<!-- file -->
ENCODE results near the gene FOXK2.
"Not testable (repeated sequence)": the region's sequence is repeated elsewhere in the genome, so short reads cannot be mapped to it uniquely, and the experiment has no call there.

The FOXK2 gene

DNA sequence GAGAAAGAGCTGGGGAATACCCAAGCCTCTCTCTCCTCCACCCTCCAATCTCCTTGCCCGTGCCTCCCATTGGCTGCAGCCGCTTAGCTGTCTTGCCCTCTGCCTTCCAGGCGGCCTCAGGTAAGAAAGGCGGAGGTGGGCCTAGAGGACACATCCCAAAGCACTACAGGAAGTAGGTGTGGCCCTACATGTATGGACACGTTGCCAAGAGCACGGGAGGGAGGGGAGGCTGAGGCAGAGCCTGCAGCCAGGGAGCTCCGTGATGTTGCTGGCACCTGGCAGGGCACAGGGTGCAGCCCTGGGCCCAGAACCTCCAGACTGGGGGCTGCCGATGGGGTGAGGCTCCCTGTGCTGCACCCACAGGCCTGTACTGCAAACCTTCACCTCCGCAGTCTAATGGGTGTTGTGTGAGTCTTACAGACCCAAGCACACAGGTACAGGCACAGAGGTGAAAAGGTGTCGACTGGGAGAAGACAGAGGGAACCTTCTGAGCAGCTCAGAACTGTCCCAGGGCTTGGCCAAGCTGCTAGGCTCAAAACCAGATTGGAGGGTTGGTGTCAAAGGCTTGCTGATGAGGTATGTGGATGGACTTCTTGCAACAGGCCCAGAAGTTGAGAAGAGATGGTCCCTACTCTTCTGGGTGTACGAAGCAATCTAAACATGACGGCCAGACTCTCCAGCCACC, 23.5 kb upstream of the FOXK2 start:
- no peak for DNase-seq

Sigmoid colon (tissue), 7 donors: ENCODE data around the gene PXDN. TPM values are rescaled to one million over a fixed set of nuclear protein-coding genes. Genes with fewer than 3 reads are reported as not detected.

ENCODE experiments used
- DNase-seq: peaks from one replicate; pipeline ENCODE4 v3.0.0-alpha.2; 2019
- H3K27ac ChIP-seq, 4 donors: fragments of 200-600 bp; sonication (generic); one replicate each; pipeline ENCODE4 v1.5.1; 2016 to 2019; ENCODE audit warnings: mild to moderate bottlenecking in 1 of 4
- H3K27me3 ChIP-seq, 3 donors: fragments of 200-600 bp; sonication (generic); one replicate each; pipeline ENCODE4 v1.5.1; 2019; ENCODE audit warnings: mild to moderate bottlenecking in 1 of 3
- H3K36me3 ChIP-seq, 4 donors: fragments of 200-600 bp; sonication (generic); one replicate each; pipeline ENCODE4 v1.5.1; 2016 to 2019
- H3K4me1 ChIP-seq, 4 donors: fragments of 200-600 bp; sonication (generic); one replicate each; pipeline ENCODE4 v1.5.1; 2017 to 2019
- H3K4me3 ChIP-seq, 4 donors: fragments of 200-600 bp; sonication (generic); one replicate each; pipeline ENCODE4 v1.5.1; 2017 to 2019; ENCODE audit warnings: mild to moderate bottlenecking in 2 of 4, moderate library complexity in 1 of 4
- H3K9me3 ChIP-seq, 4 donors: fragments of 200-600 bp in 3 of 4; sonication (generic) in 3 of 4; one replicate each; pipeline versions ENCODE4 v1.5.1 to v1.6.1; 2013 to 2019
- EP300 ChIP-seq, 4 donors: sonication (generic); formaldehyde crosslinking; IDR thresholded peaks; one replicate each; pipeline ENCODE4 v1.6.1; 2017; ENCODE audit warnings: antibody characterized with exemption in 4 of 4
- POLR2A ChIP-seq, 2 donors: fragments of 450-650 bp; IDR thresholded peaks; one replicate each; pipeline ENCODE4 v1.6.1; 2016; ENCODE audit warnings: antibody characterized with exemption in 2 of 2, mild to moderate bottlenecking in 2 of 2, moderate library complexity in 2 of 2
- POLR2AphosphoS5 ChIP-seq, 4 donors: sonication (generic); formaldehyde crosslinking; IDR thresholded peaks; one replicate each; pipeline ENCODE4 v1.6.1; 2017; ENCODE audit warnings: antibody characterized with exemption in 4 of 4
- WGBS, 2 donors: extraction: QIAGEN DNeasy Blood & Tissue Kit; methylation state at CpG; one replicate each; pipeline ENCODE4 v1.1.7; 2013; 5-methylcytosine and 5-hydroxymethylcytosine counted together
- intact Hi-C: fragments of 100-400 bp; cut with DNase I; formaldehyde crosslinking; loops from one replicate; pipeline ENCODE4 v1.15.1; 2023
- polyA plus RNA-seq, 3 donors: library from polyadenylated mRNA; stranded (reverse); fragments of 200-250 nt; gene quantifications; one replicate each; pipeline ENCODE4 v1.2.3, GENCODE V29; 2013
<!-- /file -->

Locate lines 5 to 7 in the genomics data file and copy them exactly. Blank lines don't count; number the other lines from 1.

- no peak for DNase-seq

Sigmoid colon (tissue), 7 donors: ENCODE data around the gene PXDN. TPM values are rescaled to one million over a fixed set of nuclear protein-coding genes. Genes with fewer than 3 reads are reported as not detected.

ENCODE experiments used